Horsford’s ‘pay-to-play’ offer is a new low in Nevada

State Senate Majority Leader Steven Horsford was short in the fundraising department and came up with an idea for fast money. He’d pimp the Democratic leaders in the Legislature for cash.

His June 1 report for the Victory 2010 Political Action Committee was embarrassing. He gave a hundred bucks and the American Federation of State, County and Municipal Employees in Washington, D.C., gave $10,000, but those were the only contributions to his PAC.

His proposal to raise money by promising access to Senate Democrats for cash is wrong. He knows it’s wrong, which is precisely why he rescinded his “pay-to-play” offer after it became public and apologized.

Horsford told Las Vegas Review-Journal reporter Ed Vogel on Friday he didn’t tell the other senators about his plan to raise money for his PAC by selling access to those self-same leaders.

So they didn’t have the chance to point out it was a lousy idea and they didn’t want to be pimped out and ordered to be part of a line-up like the working girls at a Nevada brothel.

Horsford won’t say how much money he’s raised since he sent the letter out in July but said he’d “offer” to return the money (an offer nobody is going to take up). He should man up and return the money without forcing the donors to ask for it back. That’s just a ploy to keep the money.

The benefits package for becoming a “Victory Leader” was specific. The bigger the check, the better the access. Since there are no limits on how much can be given to a PAC, I guess we’re fortunate the top package was offered for “$25,000 or more.”

For that, the donor and up to 10 guests would have had a private dinner with Horsford and the chairs of the nine standing committees. This package seemed to be designed for johns looking for quantity.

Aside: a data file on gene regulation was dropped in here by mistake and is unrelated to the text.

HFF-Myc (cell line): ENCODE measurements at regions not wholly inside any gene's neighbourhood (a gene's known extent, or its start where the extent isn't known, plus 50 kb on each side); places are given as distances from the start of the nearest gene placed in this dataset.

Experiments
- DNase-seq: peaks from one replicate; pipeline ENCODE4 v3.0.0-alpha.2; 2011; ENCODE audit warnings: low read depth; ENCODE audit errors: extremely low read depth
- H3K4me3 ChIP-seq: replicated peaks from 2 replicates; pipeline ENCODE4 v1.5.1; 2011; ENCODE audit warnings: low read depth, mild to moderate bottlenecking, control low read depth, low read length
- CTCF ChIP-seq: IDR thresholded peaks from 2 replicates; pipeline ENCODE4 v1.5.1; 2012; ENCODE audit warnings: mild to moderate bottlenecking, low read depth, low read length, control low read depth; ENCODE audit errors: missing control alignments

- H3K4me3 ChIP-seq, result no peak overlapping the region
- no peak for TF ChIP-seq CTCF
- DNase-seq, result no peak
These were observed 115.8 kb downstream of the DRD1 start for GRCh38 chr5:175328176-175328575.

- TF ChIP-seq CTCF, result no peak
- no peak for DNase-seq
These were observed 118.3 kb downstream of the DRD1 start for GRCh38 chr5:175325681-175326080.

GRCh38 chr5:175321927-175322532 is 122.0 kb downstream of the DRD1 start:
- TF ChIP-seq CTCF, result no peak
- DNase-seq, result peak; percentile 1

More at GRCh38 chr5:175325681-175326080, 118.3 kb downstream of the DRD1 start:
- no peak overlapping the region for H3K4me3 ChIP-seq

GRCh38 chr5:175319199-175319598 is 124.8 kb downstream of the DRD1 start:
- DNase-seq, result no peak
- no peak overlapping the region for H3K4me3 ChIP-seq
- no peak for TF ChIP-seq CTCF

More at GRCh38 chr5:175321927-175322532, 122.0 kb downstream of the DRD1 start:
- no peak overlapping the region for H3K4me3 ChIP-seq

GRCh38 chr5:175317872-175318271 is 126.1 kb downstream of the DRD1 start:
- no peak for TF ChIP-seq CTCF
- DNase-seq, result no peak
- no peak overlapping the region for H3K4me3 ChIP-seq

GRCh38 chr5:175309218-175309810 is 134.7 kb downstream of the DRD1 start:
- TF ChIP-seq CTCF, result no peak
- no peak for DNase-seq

For $10,000 to $25,000, the donor and up to seven guests could have eaten dinner with Horsford and the chairman of the committee of the donor’s choice. Line up, girls, the donor wants to make his choice.

For $5,000 to $10,000 you would get Horsford and a reception with unnamed Nevada Senate Democrats, the ones left over from the first round of picks.

For $1,000 to $5,000 you would get lunch with Horsford.

The implication is certainly this: No money means no face time. No free lunches.

Who probably has already ponied up? The businesses who fear they might get taxed during the 2011 Legislature. They have the most to lose and they have the most to spend.

This is a new low in Nevada, which already has a reputation for political corruption. Maybe we’re not to the level of Chicago, but then our citizens haven’t become as tolerant of corruption as a way of life. Yet.

While it’s not the same as taking lap dances and money under the table for votes, and officials are saying it’s not illegal, it still looks slimy and is slimy, perpetuating the perception that all politicians are for sale.

One of the jobs of party leaders is to raise money to help elect others. Horsford’s PAC total of $10,100 lags far behind $97,750 the Senate Republicans raised in two PACs.

Assembly Speaker-in-Waiting John Oceguera reported raising $110,000, which looks impressive until it’s compared to the comparable first report of 2008 filed by Assembly Speaker Barbara Buckley, who raised nearly $200,000. She did it without selling or renting any Democrats.

Strange, but until this story broke, I never noticed the majority leader’s last name rhymed with “whores.”

Jane Ann Morrison’s column appears Monday, Thursday and Saturday. E-mail her at Jane@reviewjournal.com or call (702) 383-0275. She also blogs at lvrj.com/blogs/morrison.

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